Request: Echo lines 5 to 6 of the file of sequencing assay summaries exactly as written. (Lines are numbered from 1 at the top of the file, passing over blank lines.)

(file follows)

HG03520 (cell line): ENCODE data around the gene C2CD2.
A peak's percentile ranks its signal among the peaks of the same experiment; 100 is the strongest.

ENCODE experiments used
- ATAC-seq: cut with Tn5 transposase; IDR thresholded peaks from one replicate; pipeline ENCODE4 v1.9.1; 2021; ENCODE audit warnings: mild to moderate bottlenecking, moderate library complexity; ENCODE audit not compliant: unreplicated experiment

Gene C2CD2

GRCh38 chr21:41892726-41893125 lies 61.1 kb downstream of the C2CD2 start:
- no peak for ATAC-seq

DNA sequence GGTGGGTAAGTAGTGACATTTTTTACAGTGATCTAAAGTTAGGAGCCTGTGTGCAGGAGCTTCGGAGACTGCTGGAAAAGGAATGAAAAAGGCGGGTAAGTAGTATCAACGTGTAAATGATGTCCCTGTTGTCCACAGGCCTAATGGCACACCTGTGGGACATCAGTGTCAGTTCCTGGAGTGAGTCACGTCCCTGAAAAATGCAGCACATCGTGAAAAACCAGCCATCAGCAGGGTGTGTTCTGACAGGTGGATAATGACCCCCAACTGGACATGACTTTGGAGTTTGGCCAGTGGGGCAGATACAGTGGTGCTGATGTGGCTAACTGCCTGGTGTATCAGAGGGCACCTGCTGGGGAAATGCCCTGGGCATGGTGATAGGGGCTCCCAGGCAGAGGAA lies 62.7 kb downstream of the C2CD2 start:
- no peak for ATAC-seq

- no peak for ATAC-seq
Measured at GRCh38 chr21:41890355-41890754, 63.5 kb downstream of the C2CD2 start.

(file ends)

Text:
Gene C2CD2

GRCh38 chr21:41892726-41893125 lies 61.1 kb downstream of the C2CD2 start: